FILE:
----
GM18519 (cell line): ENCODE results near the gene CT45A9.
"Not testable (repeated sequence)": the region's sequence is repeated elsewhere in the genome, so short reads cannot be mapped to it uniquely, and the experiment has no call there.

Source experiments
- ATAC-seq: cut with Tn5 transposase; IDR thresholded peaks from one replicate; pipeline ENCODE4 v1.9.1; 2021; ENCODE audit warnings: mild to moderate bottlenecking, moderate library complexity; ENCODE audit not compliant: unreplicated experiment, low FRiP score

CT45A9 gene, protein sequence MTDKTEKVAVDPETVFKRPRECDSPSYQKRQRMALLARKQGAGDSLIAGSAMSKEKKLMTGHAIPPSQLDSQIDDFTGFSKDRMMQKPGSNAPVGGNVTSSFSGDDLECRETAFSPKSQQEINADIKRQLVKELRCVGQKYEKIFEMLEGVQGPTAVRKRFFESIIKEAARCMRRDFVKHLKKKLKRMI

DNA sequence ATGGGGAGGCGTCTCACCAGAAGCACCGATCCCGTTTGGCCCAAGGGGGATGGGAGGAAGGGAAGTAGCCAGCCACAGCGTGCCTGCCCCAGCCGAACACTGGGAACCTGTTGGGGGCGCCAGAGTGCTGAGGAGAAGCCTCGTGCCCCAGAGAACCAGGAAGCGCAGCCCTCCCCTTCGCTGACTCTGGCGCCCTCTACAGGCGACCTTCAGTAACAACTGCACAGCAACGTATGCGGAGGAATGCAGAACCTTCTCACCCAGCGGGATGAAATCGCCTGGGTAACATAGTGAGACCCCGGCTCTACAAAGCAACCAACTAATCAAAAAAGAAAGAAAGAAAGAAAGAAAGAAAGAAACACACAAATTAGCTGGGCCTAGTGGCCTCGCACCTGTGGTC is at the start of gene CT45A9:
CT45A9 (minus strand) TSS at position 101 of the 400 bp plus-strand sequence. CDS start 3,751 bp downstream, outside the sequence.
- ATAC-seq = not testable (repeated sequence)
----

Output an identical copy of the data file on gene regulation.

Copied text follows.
GM18519 (cell line): ENCODE results near the gene CT45A9.
"Not testable (repeated sequence)": the region's sequence is repeated elsewhere in the genome, so short reads cannot be mapped to it uniquely, and the experiment has no call there.

Source experiments
- ATAC-seq: cut with Tn5 transposase; IDR thresholded peaks from one replicate; pipeline ENCODE4 v1.9.1; 2021; ENCODE audit warnings: mild to moderate bottlenecking, moderate library complexity; ENCODE audit not compliant: unreplicated experiment, low FRiP score

CT45A9 gene, protein sequence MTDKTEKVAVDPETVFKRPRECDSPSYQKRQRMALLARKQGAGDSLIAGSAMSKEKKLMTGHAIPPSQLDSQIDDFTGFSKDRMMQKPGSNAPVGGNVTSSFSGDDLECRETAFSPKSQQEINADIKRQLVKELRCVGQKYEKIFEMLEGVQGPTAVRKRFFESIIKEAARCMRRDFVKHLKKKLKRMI

DNA sequence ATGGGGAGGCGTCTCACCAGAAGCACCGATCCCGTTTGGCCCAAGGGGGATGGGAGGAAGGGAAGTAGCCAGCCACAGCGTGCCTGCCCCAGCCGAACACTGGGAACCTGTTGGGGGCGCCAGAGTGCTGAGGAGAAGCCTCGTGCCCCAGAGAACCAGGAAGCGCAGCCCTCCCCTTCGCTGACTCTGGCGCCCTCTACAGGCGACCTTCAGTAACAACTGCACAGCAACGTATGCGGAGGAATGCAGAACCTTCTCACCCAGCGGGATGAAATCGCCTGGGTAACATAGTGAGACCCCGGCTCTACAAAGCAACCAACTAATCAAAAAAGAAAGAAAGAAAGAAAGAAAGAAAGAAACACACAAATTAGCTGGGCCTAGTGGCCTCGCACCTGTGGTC is at the start of gene CT45A9:
CT45A9 (minus strand) TSS at position 101 of the 400 bp plus-strand sequence. CDS start 3,751 bp downstream, outside the sequence.
- ATAC-seq = not testable (repeated sequence)